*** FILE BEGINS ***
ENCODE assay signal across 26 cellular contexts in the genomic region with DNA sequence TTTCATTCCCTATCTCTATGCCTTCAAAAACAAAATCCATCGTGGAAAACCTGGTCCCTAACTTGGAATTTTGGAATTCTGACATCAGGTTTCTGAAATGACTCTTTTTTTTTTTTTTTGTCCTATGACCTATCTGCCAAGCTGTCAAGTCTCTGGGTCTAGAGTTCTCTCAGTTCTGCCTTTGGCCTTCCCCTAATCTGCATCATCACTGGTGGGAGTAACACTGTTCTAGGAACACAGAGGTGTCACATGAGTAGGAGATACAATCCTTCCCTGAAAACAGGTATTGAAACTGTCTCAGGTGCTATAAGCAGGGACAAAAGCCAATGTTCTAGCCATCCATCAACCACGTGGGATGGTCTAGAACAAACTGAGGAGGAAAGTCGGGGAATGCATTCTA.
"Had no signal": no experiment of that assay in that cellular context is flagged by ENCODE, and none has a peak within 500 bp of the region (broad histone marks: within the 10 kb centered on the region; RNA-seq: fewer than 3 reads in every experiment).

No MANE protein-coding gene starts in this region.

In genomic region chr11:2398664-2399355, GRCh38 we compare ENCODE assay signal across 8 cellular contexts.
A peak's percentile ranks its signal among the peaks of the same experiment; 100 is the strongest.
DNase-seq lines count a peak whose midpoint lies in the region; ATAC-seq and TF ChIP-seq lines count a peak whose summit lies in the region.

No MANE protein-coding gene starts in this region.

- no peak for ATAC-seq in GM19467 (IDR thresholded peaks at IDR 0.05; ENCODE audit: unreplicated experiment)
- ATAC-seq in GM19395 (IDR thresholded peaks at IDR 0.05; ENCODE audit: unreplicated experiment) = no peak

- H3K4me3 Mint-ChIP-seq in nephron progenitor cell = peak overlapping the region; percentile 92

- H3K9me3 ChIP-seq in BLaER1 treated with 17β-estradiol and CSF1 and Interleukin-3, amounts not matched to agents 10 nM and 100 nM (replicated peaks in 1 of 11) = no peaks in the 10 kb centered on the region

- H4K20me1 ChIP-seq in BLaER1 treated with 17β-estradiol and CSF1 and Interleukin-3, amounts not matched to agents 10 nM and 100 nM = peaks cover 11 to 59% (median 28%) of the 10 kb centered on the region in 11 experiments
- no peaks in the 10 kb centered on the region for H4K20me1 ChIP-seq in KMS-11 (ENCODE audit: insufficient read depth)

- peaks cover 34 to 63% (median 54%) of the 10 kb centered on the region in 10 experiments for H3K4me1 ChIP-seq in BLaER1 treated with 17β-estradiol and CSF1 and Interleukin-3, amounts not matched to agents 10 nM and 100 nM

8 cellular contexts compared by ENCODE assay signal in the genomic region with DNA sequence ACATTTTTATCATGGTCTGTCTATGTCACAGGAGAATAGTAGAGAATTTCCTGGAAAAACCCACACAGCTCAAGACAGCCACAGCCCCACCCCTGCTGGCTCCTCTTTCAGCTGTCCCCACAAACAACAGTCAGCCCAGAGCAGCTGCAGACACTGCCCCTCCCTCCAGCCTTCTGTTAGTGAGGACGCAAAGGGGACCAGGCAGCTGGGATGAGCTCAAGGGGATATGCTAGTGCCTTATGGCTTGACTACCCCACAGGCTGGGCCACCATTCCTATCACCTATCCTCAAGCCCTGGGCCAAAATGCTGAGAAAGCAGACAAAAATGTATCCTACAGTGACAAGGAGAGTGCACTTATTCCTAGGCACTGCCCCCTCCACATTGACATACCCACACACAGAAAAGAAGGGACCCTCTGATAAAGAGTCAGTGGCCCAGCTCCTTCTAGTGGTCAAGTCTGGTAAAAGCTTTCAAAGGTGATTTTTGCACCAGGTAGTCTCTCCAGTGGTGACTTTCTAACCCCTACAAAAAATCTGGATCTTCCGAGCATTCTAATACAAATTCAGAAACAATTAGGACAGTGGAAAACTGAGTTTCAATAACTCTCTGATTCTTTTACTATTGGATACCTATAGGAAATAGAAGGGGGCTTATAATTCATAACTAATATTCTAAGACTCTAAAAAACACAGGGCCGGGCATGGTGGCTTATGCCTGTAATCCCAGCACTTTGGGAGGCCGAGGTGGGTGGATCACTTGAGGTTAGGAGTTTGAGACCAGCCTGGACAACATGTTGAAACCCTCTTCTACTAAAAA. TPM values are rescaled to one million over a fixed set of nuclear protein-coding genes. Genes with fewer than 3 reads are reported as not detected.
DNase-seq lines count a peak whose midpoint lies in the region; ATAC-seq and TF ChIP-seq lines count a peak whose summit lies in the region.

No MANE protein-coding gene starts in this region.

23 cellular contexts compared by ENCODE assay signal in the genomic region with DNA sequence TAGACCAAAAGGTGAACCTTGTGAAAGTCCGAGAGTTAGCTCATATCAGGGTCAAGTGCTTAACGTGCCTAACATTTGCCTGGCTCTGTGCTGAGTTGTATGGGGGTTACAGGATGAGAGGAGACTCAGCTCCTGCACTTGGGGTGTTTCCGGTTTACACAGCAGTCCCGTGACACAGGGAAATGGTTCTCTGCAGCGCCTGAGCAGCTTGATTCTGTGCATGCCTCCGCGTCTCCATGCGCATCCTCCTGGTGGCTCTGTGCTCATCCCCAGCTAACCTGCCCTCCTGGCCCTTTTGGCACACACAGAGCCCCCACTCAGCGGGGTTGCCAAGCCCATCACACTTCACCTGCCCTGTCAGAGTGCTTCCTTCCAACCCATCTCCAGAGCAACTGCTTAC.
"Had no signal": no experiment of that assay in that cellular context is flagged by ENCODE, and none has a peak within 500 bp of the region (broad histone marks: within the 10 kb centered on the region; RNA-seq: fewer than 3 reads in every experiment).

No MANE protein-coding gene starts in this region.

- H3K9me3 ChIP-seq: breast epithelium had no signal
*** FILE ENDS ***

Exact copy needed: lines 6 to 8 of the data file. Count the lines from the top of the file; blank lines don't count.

DNase-seq lines count a peak whose midpoint lies in the region; ATAC-seq and TF ChIP-seq lines count a peak whose summit lies in the region.

No MANE protein-coding gene starts in this region.

- no peak for ATAC-seq in GM19467 (IDR thresholded peaks at IDR 0.05; ENCODE audit: unreplicated experiment)